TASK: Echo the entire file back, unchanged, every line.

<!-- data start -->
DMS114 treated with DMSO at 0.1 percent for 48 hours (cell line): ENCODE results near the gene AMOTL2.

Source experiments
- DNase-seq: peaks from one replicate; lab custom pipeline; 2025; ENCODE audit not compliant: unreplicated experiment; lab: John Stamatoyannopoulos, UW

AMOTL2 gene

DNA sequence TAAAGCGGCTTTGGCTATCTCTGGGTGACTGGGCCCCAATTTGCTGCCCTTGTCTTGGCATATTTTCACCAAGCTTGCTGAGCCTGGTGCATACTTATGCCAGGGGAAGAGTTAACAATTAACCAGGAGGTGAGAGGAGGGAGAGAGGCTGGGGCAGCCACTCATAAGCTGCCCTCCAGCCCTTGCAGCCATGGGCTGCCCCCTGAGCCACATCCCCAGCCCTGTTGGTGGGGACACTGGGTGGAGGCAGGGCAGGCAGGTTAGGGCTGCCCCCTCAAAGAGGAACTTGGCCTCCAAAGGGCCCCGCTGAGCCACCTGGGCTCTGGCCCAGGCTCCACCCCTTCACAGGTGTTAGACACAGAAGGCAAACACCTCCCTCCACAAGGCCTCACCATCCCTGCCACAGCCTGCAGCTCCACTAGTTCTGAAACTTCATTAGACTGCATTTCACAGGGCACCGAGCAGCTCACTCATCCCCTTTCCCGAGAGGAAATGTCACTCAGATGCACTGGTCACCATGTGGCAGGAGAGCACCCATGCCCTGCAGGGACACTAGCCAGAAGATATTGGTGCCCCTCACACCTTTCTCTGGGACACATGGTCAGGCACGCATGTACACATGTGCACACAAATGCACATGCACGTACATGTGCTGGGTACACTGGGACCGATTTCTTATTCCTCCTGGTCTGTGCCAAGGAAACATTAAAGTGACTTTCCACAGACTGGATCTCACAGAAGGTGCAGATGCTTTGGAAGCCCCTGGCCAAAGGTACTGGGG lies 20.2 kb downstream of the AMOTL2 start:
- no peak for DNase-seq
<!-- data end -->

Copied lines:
DMS114 treated with DMSO at 0.1 percent for 48 hours (cell line): ENCODE results near the gene AMOTL2.

Source experiments
- DNase-seq: peaks from one replicate; lab custom pipeline; 2025; ENCODE audit not compliant: unreplicated experiment; lab: John Stamatoyannopoulos, UW

AMOTL2 gene

DNA sequence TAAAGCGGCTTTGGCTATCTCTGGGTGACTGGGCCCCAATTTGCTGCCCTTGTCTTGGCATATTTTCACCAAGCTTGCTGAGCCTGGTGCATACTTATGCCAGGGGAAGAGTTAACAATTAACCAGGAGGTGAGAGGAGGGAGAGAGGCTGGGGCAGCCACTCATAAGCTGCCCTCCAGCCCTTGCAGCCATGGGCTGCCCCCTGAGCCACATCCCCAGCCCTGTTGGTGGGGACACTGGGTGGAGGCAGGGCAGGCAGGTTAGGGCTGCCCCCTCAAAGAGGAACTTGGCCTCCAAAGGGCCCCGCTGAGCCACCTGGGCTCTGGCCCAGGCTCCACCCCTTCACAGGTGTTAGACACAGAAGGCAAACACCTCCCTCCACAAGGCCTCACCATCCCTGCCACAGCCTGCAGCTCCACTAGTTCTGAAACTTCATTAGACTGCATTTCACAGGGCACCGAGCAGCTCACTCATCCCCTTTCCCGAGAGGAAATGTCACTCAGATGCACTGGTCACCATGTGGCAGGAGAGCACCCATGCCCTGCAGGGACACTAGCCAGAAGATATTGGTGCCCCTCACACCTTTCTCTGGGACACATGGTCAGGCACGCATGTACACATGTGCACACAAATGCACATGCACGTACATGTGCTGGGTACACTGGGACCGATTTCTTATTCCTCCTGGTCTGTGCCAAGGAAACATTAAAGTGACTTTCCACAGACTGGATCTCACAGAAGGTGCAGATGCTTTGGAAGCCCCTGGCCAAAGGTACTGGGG lies 20.2 kb downstream of the AMOTL2 start:
- no peak for DNase-seq